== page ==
Experimenting with the approach described by FuzzyChef, will probably be faster and more convenient than the approach suggested in this answer; this answer is mostly a record of my experiments.
Caramelized White Chocolate Ganache
Many if not most white chocolate varieties use deodorized cocoa butter, so most of the flavors present are from milk solids and vanilla, with relatively little "chocolatey" flavor. Caramelized white chocolate is heat processed in a way that browns the milk solids and sugars; the end result is chocolate that tastes similar to milk caramels like dulce de leche.
Caramelized white chocolate behaves like other chocolates; as far as I can tell, it produces a ganache that is relatively close to one produced with dark chocolate.
Executive Summary of Recipe and Results
Melt 4 parts of caramelized white chocolate per one part butter (by weight) over gentle heat and stir until combined. 2 tablespoons is about one ounce of butter, so the ratio is 2 ounces of chocolate per tablespoon of butter.
Caramelized white chocolate ganache is noticeably grittier than a ganache made with the same amount of dark chocolate and butter. Out of the refrigerator, it is slightly harder than dark chocolate ganache, but, after enough time spent at room temperature, both soften to similar textures.
Caramelized white chocolate ganache will taste like the chocolate used. Especially when deeply browned, caramelized white chocolate can taste like milk caramels (for example, dulce de leche).
The process of caramelizing white chocolate at home does not appear to introduce or intensify any dark chocolate flavors, though it also does not completely remove vanilla flavors if they were present in the white chocolate before caramelization.
Between the caramel flavors and vanilla, ganache made with caramelized white chocolate will resist further flavoring.
Logistical Difficulty: Acquiring Caramelized White Chocolate
Unfortunately, obtaining caramelized white chocolate may be inconvenient. It is available for purchase from some vendors, but the most readily available option is probably making it yourself from white chocolate.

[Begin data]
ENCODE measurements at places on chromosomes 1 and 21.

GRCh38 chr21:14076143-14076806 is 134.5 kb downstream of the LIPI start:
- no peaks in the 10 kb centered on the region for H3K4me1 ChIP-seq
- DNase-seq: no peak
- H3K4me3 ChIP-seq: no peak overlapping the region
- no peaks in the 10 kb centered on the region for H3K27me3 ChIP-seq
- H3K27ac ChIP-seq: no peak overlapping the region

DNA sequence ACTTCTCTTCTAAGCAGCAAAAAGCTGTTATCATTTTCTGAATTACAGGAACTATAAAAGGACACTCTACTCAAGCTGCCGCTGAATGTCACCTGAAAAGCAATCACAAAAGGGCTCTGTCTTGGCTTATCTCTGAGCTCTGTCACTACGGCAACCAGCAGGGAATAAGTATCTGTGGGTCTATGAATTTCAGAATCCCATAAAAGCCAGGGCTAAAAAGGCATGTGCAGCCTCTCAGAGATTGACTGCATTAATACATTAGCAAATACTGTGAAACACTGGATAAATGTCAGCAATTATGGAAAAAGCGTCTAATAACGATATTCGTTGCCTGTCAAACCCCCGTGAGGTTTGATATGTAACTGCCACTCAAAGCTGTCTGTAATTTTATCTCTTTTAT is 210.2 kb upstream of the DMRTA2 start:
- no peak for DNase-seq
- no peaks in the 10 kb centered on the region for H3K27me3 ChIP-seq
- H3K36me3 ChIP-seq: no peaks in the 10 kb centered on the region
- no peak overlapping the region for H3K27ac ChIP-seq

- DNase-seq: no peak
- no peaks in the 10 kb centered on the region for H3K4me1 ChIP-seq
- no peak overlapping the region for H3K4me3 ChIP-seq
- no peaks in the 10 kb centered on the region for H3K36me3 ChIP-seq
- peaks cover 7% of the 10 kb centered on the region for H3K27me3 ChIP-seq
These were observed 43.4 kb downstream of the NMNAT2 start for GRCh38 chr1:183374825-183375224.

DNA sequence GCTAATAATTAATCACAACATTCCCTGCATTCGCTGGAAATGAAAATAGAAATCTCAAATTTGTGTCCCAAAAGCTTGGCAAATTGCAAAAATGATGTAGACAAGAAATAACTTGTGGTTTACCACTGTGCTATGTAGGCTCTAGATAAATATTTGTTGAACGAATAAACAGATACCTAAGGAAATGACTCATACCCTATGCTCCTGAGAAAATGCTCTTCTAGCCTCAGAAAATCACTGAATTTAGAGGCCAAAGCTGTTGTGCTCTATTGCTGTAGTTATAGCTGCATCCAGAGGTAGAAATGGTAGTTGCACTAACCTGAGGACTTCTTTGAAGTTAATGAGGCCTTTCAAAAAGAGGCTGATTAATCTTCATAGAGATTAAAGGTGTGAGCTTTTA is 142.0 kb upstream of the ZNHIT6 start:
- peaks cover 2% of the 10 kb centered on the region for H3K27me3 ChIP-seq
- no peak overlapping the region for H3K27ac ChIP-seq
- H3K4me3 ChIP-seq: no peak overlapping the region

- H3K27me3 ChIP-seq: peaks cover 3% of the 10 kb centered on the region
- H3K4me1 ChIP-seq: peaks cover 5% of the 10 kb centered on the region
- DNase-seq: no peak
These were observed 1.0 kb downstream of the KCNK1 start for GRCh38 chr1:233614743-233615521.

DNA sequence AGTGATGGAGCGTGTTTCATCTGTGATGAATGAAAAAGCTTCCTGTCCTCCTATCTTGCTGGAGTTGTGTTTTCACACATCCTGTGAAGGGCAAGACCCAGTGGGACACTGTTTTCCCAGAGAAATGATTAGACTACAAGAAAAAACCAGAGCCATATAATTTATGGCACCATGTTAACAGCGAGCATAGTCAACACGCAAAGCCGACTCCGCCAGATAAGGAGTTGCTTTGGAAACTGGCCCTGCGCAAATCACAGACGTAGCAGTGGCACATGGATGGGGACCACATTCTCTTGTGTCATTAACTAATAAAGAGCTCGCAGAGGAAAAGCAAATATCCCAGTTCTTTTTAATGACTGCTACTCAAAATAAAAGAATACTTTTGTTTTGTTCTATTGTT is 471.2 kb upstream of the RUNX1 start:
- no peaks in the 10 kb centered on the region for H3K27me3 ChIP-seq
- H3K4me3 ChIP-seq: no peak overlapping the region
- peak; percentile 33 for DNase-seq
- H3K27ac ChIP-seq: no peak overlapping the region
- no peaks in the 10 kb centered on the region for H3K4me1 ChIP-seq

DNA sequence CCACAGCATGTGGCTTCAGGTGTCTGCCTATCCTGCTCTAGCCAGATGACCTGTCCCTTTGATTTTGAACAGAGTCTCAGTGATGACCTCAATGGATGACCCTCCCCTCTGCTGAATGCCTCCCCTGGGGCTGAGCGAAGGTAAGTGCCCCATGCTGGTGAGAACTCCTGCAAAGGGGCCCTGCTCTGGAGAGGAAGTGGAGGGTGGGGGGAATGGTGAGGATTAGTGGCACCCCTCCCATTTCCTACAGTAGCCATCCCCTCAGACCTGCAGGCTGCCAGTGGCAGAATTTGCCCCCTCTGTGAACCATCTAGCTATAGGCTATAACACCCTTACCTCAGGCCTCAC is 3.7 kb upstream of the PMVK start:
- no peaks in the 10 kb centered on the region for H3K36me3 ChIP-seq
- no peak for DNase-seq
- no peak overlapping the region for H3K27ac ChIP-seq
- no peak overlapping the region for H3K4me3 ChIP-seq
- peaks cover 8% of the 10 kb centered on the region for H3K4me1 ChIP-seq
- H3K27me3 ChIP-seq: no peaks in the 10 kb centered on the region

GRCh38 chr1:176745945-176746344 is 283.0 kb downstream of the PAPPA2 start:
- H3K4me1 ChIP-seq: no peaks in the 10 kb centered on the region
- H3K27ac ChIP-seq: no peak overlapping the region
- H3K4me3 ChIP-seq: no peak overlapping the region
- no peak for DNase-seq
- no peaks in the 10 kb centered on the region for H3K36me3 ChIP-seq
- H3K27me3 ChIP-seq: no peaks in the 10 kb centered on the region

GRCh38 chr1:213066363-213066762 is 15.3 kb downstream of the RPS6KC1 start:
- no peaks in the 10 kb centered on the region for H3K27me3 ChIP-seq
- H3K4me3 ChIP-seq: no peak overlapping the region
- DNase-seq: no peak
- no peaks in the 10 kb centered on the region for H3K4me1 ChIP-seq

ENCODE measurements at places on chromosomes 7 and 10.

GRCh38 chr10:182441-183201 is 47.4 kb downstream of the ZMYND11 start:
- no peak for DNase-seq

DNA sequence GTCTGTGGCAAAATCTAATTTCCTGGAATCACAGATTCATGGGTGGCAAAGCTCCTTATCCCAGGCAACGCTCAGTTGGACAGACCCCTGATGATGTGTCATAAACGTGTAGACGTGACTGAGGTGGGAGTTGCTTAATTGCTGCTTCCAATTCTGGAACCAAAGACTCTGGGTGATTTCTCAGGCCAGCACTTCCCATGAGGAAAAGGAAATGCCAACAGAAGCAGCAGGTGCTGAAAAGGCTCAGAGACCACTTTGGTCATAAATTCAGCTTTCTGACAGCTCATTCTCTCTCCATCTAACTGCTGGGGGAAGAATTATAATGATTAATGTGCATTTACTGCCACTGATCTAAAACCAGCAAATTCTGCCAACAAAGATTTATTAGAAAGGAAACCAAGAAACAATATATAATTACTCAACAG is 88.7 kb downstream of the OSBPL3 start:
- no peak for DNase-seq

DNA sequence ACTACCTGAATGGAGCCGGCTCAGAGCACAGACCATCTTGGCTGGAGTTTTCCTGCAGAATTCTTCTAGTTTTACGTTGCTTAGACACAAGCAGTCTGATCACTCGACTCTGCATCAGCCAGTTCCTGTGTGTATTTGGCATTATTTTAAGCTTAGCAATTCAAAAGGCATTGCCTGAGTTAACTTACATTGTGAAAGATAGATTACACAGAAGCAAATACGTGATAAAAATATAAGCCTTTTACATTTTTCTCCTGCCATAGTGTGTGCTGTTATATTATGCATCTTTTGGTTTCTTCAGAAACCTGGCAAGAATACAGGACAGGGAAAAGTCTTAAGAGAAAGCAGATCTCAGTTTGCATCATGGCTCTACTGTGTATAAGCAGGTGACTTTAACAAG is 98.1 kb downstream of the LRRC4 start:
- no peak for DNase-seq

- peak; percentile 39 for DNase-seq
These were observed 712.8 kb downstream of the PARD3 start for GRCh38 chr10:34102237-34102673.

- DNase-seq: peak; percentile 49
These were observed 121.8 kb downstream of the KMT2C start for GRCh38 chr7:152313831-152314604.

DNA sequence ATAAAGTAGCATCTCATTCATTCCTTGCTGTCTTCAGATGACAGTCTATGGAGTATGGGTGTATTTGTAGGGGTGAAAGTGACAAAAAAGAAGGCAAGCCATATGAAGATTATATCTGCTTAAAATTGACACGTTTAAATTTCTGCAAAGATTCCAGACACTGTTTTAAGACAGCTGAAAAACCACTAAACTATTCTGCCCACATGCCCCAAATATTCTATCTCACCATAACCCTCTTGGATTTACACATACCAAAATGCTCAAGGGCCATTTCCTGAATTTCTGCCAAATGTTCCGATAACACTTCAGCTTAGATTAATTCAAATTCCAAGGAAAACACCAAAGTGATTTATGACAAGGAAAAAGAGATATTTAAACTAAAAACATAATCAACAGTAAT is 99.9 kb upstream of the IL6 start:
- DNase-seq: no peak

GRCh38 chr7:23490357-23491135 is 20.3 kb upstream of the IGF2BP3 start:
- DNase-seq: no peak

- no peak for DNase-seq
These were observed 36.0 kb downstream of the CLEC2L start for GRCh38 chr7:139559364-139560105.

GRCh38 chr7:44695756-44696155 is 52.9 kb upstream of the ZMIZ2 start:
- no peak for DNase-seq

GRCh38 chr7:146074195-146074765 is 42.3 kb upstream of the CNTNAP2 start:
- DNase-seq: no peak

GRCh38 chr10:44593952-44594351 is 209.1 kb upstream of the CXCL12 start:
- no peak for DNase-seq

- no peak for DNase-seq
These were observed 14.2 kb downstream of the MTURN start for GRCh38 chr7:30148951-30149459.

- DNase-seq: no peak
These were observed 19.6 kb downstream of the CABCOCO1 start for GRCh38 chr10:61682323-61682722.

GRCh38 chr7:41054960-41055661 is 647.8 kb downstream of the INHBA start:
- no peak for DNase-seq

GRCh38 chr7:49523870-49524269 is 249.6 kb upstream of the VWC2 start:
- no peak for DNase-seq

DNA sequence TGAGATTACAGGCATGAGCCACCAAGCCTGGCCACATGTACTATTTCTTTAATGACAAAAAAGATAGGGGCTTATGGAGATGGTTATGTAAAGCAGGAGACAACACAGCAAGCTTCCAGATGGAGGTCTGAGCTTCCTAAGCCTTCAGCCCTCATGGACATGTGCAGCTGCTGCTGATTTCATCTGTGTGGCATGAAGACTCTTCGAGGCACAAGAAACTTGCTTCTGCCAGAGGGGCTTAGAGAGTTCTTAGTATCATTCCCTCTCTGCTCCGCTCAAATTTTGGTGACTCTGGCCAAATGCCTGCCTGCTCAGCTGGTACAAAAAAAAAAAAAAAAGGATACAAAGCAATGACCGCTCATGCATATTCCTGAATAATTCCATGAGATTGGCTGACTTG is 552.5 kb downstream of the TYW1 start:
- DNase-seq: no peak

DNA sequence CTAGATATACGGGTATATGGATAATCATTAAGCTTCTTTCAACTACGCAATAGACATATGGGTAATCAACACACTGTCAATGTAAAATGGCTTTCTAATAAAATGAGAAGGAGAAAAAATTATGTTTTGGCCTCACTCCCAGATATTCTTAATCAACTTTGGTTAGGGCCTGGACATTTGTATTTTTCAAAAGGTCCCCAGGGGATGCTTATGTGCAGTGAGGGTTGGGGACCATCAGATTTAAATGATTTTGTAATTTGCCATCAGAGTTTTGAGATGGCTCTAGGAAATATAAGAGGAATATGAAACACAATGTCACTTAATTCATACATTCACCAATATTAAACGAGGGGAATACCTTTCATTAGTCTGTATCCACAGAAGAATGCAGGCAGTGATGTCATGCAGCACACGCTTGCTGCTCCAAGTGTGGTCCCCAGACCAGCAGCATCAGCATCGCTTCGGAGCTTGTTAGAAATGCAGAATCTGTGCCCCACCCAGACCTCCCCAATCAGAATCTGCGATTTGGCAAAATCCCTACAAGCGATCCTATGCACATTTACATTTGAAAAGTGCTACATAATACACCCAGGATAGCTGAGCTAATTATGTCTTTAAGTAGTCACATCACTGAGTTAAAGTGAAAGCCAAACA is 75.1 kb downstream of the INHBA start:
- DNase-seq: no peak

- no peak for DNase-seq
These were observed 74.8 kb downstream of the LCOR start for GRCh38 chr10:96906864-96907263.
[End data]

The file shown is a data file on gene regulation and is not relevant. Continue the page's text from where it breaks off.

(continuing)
Buying Caramelized White Chocolate
Caramelized white chocolate is a specialty product; it will likely be only available at specialty stores or online, and at a markup compared to similar white chocolates. Two examples of caramelized white chocolates available online are:
Caramelizing White Chocolate at Home
It is possible to make caramelized white chocolate at home.
If you have an oven, you can caramelize white chocolate by cooking it in a 250F (120C) oven four about an hour, stirring every 10 minutes. There are more details in this recipe by David Lebovitz.
It is also possible to caramelize small amounts of white chocolate in a microwave by microwaving in 15-30 second bursts, stirring thoroughly between bursts. This method may take as much as 45 minutes for 4 ounces of chocolate and requires close attention; I find it tedious and recommend the oven method. Note that the chocolate will still reach temperatures around 250F before it starts appreciably browning; use a sufficiently heat-proof bowl.
Choosing the Right White Chocolate
Since you want to avoid the flavors of dark chocolate, you should avoid white chocolated made with non-deodorized cocoa butter. Deodorized is usually the default; El Rey is the only producer that I know of that sells bulk white chocolate made with non-deodorized cocoa butter.
In the US, Ghirardelli and Guittard are two brands that make relatively common white chocolate (*and non-chocolate "white chips") bars and wafers for baking. The varieties that I know of are produced with deodorized cocoa butter.
The recipe by Lebotitz also links to an article that makes the distinction between "real white chocolate" and similar candies that use fats other than milkfat and cocoa butter (cacao fat). This distinction is also maintained by some regulatory bodies, including the United States FDA.
The term "white chips" is used for some of these confections, which are sold alongside other chocolate chips. The presence of fats other than cocoa butter and milkfat means that these chips may have textures and melting properties slightly different from those of white chocolate. On the other hand, the smaller amount (or absence) of cacao product may be desirable if you want to minimize the possibility of introducing chocolate flavors.
In this application, caramelized "white chips" may be close enough to the real thing. Ganache produced with 4:1 caramelized white chips:butter seems to have a similar texture; I find it slightly waxy compared to a ganache prepared with white chocolate, and, when both are brought to room temperature, the ganache made with white chips seems slightly harder than a ganache produced with white chocolate.
However, compared to white chocolate, "white chips" seem more prone to burning or producing large, crunchy pieces when caramelized in a microwave. This can be somewhat mitigated by caramelizing in larger batches (at least 2 ounces or 56g at a time). I was not able to test caramelizing white chips in an oven; the gentler heat of the oven may make this tendency a non-issue.